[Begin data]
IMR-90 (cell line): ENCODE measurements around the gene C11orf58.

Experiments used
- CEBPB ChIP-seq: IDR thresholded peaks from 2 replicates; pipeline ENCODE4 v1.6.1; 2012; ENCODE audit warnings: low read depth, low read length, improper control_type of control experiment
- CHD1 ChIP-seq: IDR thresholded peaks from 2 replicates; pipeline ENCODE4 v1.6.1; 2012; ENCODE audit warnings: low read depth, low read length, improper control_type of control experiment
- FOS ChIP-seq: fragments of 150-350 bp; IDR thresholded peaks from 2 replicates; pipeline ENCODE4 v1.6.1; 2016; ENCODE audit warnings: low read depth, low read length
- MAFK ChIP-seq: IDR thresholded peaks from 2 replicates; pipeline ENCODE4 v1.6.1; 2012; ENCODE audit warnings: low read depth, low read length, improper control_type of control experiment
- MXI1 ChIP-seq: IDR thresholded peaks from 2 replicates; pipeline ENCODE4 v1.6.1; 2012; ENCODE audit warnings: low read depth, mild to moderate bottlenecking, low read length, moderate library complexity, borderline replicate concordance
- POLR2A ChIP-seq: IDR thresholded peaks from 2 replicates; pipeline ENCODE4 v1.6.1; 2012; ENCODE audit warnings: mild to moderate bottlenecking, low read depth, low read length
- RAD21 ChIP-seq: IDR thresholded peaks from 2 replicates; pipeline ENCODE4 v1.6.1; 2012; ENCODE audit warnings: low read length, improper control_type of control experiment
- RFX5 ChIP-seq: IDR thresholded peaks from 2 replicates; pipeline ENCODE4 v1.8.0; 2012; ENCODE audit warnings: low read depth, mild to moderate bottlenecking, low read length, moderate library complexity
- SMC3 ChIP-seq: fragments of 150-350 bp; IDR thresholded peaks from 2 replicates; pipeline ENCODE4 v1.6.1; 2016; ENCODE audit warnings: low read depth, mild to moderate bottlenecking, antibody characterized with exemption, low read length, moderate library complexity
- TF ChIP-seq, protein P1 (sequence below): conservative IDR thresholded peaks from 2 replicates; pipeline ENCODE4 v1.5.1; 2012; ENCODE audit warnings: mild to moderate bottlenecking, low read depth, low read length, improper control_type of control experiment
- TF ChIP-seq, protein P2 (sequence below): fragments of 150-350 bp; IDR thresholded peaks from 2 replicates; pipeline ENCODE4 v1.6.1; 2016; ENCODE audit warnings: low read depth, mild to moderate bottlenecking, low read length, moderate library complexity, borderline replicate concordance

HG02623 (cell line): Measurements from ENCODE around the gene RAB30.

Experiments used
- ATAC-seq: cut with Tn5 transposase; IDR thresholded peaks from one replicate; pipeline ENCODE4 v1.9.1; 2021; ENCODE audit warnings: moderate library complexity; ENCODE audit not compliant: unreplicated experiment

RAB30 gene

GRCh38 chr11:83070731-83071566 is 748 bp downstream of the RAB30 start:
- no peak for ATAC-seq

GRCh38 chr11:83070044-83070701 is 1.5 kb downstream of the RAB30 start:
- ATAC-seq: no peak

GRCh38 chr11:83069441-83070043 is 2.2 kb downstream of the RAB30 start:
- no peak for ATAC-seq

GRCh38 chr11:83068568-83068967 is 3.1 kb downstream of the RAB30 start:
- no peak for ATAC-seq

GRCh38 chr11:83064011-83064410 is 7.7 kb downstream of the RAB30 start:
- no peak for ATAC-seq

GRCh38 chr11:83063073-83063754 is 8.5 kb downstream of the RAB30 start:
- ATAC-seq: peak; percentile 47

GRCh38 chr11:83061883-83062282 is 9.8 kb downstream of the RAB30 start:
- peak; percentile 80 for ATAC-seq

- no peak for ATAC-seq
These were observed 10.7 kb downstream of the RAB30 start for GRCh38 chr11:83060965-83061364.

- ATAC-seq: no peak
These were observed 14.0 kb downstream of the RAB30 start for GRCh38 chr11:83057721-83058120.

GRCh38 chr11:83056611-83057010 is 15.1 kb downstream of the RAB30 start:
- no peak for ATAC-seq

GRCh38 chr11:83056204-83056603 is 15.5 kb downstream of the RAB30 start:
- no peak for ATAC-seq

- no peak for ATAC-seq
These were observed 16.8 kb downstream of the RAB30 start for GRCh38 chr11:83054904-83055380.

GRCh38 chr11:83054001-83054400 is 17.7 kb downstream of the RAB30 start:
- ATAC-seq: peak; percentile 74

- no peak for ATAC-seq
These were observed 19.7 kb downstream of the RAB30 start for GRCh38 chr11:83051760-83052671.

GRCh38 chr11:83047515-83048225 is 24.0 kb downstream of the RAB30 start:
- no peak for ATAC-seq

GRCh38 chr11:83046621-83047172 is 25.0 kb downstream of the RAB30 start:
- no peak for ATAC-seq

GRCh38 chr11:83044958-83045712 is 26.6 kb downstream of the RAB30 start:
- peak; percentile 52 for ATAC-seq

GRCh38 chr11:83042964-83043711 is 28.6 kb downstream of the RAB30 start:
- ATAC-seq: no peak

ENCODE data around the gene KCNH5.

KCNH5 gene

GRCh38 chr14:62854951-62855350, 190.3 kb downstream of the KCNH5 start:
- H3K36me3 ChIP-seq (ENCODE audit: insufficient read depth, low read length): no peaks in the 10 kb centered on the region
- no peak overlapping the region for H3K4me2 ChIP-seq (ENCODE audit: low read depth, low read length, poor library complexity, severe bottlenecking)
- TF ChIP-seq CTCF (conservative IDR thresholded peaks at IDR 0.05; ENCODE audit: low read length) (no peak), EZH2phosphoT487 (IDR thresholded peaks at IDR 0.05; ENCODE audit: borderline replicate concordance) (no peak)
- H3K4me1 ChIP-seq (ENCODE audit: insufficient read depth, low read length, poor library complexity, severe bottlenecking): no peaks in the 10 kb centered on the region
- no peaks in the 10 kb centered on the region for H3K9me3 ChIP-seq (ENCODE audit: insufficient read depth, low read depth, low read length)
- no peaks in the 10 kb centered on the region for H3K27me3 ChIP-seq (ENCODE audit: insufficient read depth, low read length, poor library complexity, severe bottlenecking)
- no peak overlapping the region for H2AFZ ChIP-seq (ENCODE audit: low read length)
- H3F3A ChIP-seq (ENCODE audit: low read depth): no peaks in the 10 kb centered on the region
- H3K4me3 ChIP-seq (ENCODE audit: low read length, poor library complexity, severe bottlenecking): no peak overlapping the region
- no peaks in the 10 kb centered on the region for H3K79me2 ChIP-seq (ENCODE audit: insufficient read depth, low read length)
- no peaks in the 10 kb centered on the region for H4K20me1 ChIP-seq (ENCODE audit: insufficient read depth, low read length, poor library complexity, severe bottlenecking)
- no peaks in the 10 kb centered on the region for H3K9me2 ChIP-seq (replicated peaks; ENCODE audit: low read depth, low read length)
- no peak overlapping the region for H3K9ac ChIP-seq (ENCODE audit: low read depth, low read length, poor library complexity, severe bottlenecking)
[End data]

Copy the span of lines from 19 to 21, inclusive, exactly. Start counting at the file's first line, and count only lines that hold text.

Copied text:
- no peak for ATAC-seq

GRCh38 chr11:83070044-83070701 is 1.5 kb downstream of the RAB30 start:
- ATAC-seq: no peak